He Was Chief Justice Of A State Supreme Court. He Just Reported To Jail
Former West Virginia Supreme Court Chief Justice Allen Loughry surrendered at a federal prison facility in South Carolina Friday, where he will serve a two-year sentence for crimes relating to a sweeping public corruption scandal.
A federal judge sentenced the disgraced ex-justice in February, following his conviction for wire fraud, mail fraud and lying to federal investigators.
In addition to criminal penalties, Loughry was disbarred from legal practice, agreed never to seek public office again and paid fines totaling $12,000.
Local press accounts of lavish renovations at the state Supreme Court set off an audit of the justice’s spending practices. That inquiry discovered that Loughry and another justice, Menis Ketchum, used state resources for personal purposes. A federal investigation followed, leading to a battery of criminal charges against Loughry and Ketchum.
Among other offenses, investigators discovered that Loughry collected compensation from a law school for travel expenses he had not incurred and removed a state-owned antique desk from a public facility to his private residence. The famed architect Cass Gilbert designed the desk, the estimated value of which is $40,000.
Loughry is the author of a lengthy history of political corruption in West Virginia called “Don’t Buy Another Vote, I Won’t Pay For A Landslide.”
The spending scandal set off a constitutional crisis in West Virginia. Loughry and Ketchum left judicial service and were convicted of financial crimes in federal court. A third justice, Robin Jean Davis, resigned to avoid a prospective impeachment. The Daily Caller News Foundation identified evidence of a possible straw donation scheme to Davis’s 2012 re-election campaign, prompting an investigation from the West Virginia secretary of state.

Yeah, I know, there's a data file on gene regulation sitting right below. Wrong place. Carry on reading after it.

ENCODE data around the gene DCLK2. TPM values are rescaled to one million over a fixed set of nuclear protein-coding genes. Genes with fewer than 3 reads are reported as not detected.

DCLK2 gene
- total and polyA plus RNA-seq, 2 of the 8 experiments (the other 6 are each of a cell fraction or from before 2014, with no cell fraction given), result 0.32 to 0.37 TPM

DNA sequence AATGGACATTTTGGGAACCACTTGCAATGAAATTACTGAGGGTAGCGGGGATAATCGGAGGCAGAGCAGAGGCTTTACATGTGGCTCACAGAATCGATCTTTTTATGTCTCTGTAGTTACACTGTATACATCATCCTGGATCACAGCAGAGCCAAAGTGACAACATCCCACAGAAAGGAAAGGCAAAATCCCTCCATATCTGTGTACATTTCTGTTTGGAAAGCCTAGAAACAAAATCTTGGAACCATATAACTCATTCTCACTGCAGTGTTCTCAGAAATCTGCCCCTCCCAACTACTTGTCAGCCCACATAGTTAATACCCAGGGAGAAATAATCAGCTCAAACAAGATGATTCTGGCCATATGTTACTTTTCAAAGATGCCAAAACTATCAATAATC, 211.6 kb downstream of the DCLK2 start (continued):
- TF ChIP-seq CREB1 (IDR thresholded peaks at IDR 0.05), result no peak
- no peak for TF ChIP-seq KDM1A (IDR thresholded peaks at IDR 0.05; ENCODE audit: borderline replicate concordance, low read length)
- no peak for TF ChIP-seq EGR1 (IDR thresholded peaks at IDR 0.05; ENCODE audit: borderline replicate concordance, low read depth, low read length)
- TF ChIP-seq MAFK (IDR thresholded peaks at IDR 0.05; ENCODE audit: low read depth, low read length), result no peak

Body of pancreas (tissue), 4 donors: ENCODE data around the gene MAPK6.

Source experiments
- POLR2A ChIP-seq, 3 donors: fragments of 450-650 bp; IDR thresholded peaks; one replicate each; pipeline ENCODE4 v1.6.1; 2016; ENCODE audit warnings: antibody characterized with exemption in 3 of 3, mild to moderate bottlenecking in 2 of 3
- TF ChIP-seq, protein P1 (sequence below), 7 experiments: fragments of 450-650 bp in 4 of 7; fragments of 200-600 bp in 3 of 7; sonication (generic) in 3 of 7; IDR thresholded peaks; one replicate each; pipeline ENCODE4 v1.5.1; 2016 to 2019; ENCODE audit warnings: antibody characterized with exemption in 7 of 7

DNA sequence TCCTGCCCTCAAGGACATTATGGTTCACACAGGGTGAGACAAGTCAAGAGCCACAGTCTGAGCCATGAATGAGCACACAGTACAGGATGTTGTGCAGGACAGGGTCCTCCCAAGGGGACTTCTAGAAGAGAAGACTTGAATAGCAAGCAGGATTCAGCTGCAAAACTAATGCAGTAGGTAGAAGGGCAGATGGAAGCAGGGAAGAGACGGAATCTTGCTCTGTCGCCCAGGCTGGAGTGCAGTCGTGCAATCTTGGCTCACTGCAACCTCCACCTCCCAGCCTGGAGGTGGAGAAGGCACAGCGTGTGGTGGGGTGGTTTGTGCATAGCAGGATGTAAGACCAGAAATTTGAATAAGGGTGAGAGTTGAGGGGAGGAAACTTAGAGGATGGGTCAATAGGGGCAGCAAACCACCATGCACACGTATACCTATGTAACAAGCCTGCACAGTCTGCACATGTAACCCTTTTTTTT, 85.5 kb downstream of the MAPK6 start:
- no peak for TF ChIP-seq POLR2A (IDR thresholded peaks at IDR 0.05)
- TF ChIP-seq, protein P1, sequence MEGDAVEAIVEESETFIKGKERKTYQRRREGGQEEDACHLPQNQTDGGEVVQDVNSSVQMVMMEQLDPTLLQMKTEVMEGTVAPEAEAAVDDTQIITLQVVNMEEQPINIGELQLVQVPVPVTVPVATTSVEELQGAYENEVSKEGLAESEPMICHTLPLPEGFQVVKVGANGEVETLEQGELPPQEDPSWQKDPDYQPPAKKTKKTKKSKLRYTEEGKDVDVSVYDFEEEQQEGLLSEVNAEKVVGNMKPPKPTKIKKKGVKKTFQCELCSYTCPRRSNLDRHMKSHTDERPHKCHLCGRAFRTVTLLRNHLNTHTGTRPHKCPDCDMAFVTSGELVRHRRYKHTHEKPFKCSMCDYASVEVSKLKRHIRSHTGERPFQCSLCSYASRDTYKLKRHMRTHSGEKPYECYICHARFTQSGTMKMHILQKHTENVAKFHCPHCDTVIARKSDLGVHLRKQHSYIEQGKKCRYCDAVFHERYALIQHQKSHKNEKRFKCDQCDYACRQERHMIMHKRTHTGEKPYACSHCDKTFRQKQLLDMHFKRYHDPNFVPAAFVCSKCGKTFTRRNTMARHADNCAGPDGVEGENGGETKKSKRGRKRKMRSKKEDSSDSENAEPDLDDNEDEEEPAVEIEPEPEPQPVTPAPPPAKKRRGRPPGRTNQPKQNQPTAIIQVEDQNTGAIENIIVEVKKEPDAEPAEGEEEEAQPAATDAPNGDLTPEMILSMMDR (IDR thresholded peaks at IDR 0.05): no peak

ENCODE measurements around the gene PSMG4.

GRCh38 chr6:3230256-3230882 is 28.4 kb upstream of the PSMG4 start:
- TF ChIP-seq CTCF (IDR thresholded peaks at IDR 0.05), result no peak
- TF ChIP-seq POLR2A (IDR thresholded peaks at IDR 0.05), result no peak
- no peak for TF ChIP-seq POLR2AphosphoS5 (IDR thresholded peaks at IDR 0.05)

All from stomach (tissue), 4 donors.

The state Legislature impeached the remaining two justices, Margaret Workman and Beth Walker. (RELATED: Justice Neil Gorsuch To Drop Book On Constitution, Supreme Court Confirmation)
Walker subsequently contested the impeachment before a specially composed judicial panel. That panel issued an injunction barring an impeachment trial, concluding the Legislature exceeded its authority with respect to Walker’s removal.
Both Walker and Workman remain in office. GOP Gov. Jim Justice appointed Justices Tim Armstead, Evan Jenkins and John Hutchison to the seats vacated by Ketchum, Davis and Loughry.
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